Monday, October 01, 2007

Reason and Revelation: Conclusion

A little over three months ago I started this adventure in examining the relationship between reason and revelation. One of the primary motives for writing these nineteen articles was to attempt to change the discourse when discussing which mode of learning was preferable: Reason or Revelation. I wanted to show that it is not one or the other, either your given to reason or your given to revelation, rather that both are needed and necessary. Revelation is necessary because it is how we obtain new knowledge, but reason is also necessary because it is how we assimilated that revelation into our everyday lives. Without reason, revelation would come and go but we would never be changed, and with out revelation, we could reason all we want within ourselves, but we would never come to know the sublime and the hidden truths that are all around us.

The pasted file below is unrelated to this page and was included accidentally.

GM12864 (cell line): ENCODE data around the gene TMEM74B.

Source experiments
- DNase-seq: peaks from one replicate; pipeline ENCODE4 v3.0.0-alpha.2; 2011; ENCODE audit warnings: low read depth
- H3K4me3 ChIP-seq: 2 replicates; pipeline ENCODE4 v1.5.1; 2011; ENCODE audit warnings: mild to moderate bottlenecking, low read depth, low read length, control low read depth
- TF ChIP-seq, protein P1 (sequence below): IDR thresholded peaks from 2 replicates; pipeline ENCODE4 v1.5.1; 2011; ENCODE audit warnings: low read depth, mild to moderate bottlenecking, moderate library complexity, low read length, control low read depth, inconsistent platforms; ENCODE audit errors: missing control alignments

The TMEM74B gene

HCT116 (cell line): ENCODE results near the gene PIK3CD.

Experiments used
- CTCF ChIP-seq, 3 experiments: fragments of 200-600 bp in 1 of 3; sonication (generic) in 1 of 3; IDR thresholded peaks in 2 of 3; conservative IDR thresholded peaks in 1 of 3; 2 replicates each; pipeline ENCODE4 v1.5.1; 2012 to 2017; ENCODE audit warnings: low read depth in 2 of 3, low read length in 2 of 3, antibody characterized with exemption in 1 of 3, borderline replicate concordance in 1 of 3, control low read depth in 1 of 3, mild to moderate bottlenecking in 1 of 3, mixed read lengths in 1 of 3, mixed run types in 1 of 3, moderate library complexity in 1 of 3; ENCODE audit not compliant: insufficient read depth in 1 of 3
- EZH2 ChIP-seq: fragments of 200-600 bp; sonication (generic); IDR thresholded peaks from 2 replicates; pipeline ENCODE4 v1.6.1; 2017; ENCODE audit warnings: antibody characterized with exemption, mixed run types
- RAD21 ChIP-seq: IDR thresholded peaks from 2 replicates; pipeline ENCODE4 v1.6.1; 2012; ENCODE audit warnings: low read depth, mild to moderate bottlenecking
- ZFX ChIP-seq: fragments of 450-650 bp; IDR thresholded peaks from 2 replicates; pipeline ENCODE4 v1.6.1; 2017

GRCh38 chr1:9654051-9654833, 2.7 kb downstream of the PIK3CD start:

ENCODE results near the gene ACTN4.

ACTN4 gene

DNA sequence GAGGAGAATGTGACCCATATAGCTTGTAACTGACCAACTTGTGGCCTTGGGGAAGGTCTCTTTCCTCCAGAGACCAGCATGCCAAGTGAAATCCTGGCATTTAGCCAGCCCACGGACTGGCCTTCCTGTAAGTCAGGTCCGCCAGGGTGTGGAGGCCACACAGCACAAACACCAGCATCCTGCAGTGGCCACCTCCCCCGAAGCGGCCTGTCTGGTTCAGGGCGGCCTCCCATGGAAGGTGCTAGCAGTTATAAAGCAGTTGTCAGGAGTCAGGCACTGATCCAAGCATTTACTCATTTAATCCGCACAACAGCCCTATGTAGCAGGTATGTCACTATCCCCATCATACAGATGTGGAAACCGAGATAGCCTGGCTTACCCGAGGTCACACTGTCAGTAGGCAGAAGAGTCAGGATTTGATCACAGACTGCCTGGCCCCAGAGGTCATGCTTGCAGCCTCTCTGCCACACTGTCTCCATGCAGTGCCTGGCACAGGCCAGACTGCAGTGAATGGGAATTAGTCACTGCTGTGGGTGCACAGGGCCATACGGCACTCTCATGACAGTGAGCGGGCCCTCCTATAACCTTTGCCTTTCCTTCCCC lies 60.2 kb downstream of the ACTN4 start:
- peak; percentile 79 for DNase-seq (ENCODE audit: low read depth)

When we run into problems, it is usually not because we have drifted too far to one side or the other, towards reason or towards revelation, but rather it is most often caused by a problem that is deeper and more systemic in our lives. Our problem is usually not that we have too much reason or too much revelation, but our problem is most often a problem of the heart. The primary factors that affects our learning and our growth in knowledge and understanding is the condition of our heart and the depth of our relationship with God. If we focus our attention on these two areas, then most of the rest of our lives will automatically fall into place.

Each one of us learns and processes information differently, but what we all have in common is our need for relationship with God and our need to be cleansed by Him in our hearts. I hope these post have been helpful. I would greatly enjoy hearing what you think. Drop me a line or leave a comment.

David Robison

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